What Do We Make Of Kobe Bryant's Sudden Mortality

April 9, 2012; New Orleans, LA, USA; Los Angeles Lakers shooting guard Kobe Bryant (right) talks with assistant coach Quin Snyder (left) against the New Orleans Hornets at the New Orleans Arena. The Lakers defeated the Hornets 93-91. Mandatory Credit: Derick E. Hingle-US PRESSWIRE

Lakers Nation is awash in good feelings today following the most resounding win of the season. When you head into the belly of the beast and annihilate them as thoroughly as the Los Angeles Lakers were able to do to the San Antonio Spurs yesterday, no number of fluke-y, outlier performances can dampen the natural high that is the result. You know about Andrew Bynum's ridiculous defensive dominance. You know about Metta World Peace's turn as Mamba-heavy.

But what about Kobe? For years, we've been treated to a steady dose of two things from Kobe Bryant: Stellar play with his own particular brand of stubborn adherence to Mamba style, and the concept that Kobe Bryant would rather clean his mansion with a toothbrush than miss a single regular season game. Over the past four seasons, Kobe has played 82, 73, 82, and 82 games, playing through a list of injuries that might kill a lesser man along the way. Broken finger? no problem. Busted Knee? No problem. Concussion? No problem.

Inflamed Shin? Problem.

The last occurrence of Kobe Bryant missing time is when he missed 9 games in 2010 with a pretty severe ankle sprain. The list of injuries he's played through have included plenty of minor sprains in the past, so you know that it was a pretty significant injury for him to miss so much time. If nothing else, Kobe has earned the benefit of the doubt when it comes to playing through pain. Nobody in the league does it better, or more often, than Kobe.

But, even as it is one of Kobe's more endearing qualities, the same quality is also one of the most maddening. Sometimes, his playing through pain isn't very successful. Sometimes, his lack of mobility while fighting through whatever can be a detriment to his team. Sometimes, having to adjust the way he shoots the ball on the fly takes a few games to work through. It's not really fair to criticize Kobe for these issues, but there is a solid vein of truth in the statement that Kobe's unwillingness to sit due to injury sometimes does his team more harm than good.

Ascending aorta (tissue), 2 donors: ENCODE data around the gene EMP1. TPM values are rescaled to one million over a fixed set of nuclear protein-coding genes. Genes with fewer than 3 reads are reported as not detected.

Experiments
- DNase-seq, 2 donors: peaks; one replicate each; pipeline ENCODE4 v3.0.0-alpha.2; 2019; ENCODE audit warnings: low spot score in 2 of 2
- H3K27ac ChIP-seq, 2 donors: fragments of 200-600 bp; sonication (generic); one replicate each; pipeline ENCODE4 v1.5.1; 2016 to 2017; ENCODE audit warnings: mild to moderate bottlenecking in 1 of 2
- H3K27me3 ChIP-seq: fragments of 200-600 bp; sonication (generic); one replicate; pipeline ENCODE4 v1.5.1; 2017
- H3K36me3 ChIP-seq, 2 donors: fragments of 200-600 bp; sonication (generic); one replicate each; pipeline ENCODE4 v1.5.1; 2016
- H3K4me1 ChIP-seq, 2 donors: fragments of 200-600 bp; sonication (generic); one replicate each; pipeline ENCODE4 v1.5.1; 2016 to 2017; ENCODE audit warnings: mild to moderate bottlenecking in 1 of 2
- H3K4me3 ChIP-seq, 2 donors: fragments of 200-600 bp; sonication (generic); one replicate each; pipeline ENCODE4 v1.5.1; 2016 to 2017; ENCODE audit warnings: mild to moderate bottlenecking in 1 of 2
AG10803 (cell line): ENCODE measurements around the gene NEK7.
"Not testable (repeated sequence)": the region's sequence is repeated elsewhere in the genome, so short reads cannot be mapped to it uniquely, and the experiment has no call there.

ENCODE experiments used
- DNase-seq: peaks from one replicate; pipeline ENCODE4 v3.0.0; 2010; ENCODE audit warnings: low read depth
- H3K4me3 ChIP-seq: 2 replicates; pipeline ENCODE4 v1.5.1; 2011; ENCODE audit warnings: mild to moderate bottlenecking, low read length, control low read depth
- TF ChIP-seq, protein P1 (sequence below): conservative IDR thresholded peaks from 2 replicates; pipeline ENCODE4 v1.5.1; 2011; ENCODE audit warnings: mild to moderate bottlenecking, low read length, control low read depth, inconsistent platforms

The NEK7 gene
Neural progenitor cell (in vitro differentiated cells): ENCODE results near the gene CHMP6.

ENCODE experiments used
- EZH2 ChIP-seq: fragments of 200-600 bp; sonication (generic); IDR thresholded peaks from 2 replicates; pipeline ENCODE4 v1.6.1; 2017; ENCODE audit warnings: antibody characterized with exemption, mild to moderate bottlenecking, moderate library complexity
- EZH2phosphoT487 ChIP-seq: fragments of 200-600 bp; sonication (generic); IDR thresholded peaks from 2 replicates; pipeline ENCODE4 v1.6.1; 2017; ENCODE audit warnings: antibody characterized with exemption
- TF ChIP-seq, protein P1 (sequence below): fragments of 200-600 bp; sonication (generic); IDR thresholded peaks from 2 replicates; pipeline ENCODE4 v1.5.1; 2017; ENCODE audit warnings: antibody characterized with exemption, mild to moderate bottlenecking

Which brings us to the current situation. If you've been following along at home, Kobe has something called tenosynovitis. It's basically inflammation of the left shin, and trainer Gary Vitti says its the type of thing that won't get better unless Kobe shuts it down, but the key phrase here is that it won't get better. Kobe's played through lots of injuries that won't get better unless he lets the injury heal. This particular injury seems like a tendonitis or arthritis type that has to do with the amount of mileage you've put on your body, but we've seen Kobe play through that before too. Throw all the evidence together and you are left flummoxed, with only two possible answers.

Either:

  1. Kobe has figured out that he's going to have to ease off the throttle a little bit as his body ages. That these injuries that can just as easily be described as "old man working too hard" need to be massaged with resting the occasional game or decreased minutes per contest, or maybe even going easier on his body in the off season. Or ...
  2. We're fucked.

It's pretty simple really. For years, Kobe has made his policy on playing time pretty clear. If I'm not going to make the injury any worse, I'm going to play. If the only reason why I'm hurting is because of soreness, I'm going to play. If the only issue here is continued and increasing pain, I'm going to play. Now, Kobe has an injury for which there is no cure, and he's chosen to rest the injury instead of playing through it.

I don't intend to sound the doomsday alarms here. No matter the cause, and no matter the significance of Kobe's injuries, we should all be happy that he's missing time right now, especially if the Lakers can maintain their form in his absence. The concept that Kobe Bryant has played too many minutes this season is clear to every human being on earth not named Mike Brown or Kobe Bryant, and any excuse to have him miss a few games now for enhanced performance later is one we should be thrilled about. And for the record, if you asked me which of the two presupposed options I think is going on, I believe the answer lies much closer to number 1 than to number 2. I think Kobe is far too smart to live on forever in this world in which he should never rest an ailment, because to do so will shorten his effective career.

All I'm saying is that Kobe Bryant missing time is a rare occurrence, and that the logic Kobe previously applied to the decision of whether or not to suit up for a professional basketball game is still true, the Lakers are in for a world of trouble. Kobe Bryant is a smart guy, smart enough to have finally given in to the concept that he he is a mortal being.

But if he hasn't figured that out, and he's still missing games due to an inflammation of the shin? Whoa boy, that could be trouble.

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